Last year we discovered the top topics HR would focus on were upskilling, flexibility, adopting a multi-generational workplace, budget cuts and employee benefits (read full article here).
This year, we predict that flexibility in work will again be a hot topic with another tweak of working habits as people become irritated with working from home, and in much need of human interaction. Connected to this in employee well-being and mental health support. This is on a rise and must be prioritised.
Talent retention, the rise in technology and utilising human skills also make our list.
1. Flexibility in the workplace
Last year we predicted flexible organisations offering working hours to suit individual employees would thrive and would find it much easier to attract new talent. This is true in 2023, however hybrid working has become more important as burn out, quiet quitting and lower motivation levels creep in.
Read out article on the link between working from home and rising mental health issue here.
2. Employee wellbeing
2023 is the year to invest in care, put an end to employee burn out and provide your employees with a high level of support in all aspects of their working lives. In the UK, it has been predicted by the Mental Health Foundation that 12.7% of all sickness absence days in the UK can be attributed to mental health conditions. This is due to rise and will lead to an increase in more sickness leave and employees leaving the organisation for ones in which their needs are met.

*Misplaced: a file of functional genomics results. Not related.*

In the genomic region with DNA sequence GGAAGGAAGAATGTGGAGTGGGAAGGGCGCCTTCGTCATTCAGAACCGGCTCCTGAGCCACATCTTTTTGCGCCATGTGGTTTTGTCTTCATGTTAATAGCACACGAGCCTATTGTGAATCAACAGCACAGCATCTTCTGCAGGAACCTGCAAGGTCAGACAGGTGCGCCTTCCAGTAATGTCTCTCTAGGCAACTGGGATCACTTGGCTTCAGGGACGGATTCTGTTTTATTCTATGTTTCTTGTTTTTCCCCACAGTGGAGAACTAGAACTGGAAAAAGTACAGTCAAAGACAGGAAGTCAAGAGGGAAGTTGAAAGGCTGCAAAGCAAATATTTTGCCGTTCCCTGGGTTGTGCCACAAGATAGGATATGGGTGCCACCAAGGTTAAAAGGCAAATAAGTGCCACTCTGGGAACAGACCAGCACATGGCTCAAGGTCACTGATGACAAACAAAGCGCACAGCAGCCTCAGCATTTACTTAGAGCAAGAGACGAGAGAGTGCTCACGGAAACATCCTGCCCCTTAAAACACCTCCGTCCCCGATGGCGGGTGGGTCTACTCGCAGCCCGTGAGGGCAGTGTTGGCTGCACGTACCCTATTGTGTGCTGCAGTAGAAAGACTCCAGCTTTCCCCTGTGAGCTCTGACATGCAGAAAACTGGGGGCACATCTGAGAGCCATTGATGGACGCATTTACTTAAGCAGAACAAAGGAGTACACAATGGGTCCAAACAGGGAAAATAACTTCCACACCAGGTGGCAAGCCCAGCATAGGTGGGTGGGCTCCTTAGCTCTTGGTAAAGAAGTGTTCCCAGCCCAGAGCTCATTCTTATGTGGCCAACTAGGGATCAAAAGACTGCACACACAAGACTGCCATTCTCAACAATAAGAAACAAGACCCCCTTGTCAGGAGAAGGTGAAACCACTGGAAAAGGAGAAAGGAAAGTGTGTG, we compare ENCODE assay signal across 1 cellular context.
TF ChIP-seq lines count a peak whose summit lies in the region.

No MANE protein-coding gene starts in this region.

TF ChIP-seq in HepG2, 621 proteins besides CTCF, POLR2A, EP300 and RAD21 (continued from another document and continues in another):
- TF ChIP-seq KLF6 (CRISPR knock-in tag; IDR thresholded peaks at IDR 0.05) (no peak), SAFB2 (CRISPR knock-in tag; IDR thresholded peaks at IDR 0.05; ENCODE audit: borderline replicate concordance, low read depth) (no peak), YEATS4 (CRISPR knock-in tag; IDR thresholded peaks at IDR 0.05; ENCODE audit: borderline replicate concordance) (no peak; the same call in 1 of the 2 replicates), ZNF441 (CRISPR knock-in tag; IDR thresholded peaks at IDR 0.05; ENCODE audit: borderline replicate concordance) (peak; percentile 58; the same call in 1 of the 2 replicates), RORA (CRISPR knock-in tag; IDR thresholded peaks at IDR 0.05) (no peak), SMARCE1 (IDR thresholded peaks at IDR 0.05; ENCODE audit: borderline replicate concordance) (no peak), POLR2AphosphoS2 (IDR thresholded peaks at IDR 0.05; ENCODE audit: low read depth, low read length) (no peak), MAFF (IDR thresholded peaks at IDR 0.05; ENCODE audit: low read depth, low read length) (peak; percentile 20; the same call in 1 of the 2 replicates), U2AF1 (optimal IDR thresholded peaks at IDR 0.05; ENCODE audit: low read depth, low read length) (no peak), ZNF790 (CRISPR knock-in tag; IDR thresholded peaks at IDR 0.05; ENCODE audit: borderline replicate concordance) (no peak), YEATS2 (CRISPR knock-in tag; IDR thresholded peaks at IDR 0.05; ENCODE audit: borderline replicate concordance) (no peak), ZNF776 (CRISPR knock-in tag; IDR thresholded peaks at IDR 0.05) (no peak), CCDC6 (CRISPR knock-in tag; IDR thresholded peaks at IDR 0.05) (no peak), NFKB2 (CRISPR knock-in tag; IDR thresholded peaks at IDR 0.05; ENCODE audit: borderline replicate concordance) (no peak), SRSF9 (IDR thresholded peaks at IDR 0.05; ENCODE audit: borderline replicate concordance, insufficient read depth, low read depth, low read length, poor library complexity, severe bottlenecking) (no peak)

3. Talent retention
Talent retention has been a hot topic with the great resignation of last year and organisations having to make big changes to their roles, recognition and benefits. We predicted that this would be a major area in which HR would have to make changes and we don’t see this changing any time soon. The ‘great resignation’ may have ended, but more and more people are binding their time until the right opportunity comes along. Employees are seeking out organisations that align with their values, can provide excellent developmental programmes and that will give them the right work/life balance.
Technology has rapidly developed, and continues to do so. More and more we are seeing large layoffs and technological developments that replace roles. This is no different within your HR team. HR teams should be utilising technology more productively and proactively to reduce the admin enabling teams to focus more on the people. Technology will also lead on to our next point…
5. Human skills vs AI
Human skills, such as emotions, teamwork, empathy and caring are skills that are becoming more and more important. As technology increases within the workplace, many roles become redundant. However, that does not mean that humans become redundant. Humans have skills that computers do not and it is here that hiring managers need to look – resilience, the ability to change and adapt and support to other colleagues. Never before have typical hard skills been less relevant to the ever changing world of work and HR teams need o devise ways in which to seek out these skills, develop these skills and embrace these skills into the work place.